I was amused by an article in the July/August 2007 edition of Information World Review regarding the problems caused by (lack of) digital preservation of e-documents at the National Archives (TNA) â€“ though I should add the intention of the article was not to amuse.
It seems there are problems accessing data created in legacy versions of Microsoft systems, though I wasnâ€™t entirely sure if this was because of the medium used to store the data (I think most people would struggle to get at the contents of a 51/4 inch diskette these days), or the software application itself (surely Word97 is not yet obsolete?). However, as the article points out, the objective is to make â€œdigital data as resilient as paperâ€. And anyone whoâ€™s spilt coffee on the printout of that latest policy statement knows exactly how resilient paper is!
Ah yes, I remember how we were once told that CD-ROMS were virtually indestructible, and that preservation of the data was guaranteed in perpetuity. I guess anyone whoâ€™s tried to rebuild software on a malfunctioning PC using the original manufacturerâ€™s CD-ROMS can testify to this being a myth.
Iâ€™m reminded of a quote from a senior executive at the old Sperry Rand Corporation (now Unisys) when questioned about the longevity and integrity of digital data on Sperryâ€™s (circa 1960) drum storage technology. The riposte was â€œit will last indefinitely, or 5 years, whichever is the soonerâ€. It seems we still havenâ€™t cracked this little nut!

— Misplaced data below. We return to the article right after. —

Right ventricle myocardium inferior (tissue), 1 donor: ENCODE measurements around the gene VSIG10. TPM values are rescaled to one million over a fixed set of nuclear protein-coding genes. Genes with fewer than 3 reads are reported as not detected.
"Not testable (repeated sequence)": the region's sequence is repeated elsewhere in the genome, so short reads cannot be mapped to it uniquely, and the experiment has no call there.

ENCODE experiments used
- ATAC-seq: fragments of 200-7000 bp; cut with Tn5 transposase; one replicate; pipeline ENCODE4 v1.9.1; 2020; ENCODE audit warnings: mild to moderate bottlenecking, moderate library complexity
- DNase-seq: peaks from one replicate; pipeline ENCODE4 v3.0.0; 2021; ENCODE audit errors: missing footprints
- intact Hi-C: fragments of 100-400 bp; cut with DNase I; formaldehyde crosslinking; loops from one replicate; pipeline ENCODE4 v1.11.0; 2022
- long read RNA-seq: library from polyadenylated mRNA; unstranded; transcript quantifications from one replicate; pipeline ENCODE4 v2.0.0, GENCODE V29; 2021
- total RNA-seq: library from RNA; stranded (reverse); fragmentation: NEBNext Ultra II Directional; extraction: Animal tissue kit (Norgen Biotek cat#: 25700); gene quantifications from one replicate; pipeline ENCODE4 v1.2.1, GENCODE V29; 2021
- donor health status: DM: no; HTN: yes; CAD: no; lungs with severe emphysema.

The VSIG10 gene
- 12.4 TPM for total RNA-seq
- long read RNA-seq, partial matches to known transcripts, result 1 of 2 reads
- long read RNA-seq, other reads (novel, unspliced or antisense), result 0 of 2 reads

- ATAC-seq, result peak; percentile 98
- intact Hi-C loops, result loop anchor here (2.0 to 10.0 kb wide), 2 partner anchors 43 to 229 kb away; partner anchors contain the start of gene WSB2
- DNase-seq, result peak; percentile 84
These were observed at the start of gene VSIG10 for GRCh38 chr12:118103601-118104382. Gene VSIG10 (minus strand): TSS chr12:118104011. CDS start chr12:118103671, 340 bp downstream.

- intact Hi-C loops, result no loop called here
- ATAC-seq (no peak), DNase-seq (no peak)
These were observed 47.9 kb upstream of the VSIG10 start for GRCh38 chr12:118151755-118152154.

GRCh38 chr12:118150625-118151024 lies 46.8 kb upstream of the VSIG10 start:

It’s not paper you’re looking for, according to my sage professor of a few years ago, it’s microfilm! All you will ever need to view it is a magnifying glass and a light source.
I’m not an expert in such matters, but I thought the chemicals used in microfilm gradually detiorated. Probably more resilient than paper, but I guess everything has a finite life. Perhaps microfilm would outlast digital media though.
Not ready for digital BECAUSE: 1. When the computer goes down, forget making ptints until some “expert” come to fix it. When my darkroom enlarger goes down I change the bulb or fix it in two minutes with a screwdriver.
2.Digital prints don’t last, no matter what the manufacturers say.
The ink sits on the surface of the paper, unlike chemicals which sink in to the paper.